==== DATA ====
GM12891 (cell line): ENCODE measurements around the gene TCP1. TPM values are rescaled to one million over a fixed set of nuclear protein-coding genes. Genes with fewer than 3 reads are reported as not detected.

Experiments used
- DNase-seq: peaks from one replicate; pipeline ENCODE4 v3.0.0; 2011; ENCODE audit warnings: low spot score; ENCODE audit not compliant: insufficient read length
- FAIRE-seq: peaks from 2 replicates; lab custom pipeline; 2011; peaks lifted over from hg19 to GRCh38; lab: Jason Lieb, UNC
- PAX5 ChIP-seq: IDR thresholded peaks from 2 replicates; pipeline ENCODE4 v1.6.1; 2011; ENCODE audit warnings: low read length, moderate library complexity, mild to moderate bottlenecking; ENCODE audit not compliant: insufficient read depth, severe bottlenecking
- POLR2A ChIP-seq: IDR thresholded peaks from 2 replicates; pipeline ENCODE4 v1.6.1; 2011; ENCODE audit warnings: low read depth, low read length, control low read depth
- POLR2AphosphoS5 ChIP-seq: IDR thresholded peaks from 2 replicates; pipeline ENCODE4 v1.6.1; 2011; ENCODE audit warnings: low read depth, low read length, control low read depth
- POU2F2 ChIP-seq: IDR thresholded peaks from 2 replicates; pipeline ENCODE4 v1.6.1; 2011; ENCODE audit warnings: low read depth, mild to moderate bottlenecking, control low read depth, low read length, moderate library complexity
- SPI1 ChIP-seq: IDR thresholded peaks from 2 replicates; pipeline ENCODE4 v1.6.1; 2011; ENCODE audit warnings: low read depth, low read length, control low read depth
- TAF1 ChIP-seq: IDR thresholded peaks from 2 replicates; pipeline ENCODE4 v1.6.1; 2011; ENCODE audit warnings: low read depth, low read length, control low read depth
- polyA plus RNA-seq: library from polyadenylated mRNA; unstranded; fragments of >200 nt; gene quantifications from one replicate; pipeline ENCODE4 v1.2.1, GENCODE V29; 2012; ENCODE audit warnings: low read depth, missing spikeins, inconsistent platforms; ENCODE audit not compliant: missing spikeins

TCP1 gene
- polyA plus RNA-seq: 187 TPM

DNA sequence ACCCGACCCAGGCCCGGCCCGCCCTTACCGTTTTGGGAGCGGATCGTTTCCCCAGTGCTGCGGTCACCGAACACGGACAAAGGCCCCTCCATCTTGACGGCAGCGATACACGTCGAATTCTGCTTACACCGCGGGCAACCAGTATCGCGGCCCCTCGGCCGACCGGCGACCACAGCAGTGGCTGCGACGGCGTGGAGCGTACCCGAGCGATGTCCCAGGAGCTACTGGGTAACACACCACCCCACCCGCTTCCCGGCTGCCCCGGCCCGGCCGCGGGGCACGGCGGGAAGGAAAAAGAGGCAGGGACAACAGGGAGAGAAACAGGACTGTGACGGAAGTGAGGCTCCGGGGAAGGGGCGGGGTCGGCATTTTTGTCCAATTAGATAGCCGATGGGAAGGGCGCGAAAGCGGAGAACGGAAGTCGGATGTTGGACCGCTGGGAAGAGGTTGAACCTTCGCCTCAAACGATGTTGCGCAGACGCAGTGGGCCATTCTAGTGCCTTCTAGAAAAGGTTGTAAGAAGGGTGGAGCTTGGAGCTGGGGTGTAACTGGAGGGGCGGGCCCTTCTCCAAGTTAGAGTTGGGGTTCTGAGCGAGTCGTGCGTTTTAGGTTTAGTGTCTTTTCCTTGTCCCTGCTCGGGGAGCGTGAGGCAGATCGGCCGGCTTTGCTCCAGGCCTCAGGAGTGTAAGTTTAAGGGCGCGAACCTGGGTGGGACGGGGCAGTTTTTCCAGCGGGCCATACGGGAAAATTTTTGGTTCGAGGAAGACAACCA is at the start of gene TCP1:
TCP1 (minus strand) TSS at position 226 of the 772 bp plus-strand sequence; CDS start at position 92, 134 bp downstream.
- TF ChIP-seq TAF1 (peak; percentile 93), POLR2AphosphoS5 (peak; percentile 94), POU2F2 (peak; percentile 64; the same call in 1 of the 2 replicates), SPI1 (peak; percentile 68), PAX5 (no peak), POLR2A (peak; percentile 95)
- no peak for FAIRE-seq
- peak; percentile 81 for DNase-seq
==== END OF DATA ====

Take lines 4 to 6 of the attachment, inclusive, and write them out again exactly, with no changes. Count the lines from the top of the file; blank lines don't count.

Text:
- FAIRE-seq: peaks from 2 replicates; lab custom pipeline; 2011; peaks lifted over from hg19 to GRCh38; lab: Jason Lieb, UNC
- PAX5 ChIP-seq: IDR thresholded peaks from 2 replicates; pipeline ENCODE4 v1.6.1; 2011; ENCODE audit warnings: low read length, moderate library complexity, mild to moderate bottlenecking; ENCODE audit not compliant: insufficient read depth, severe bottlenecking
- POLR2A ChIP-seq: IDR thresholded peaks from 2 replicates; pipeline ENCODE4 v1.6.1; 2011; ENCODE audit warnings: low read depth, low read length, control low read depth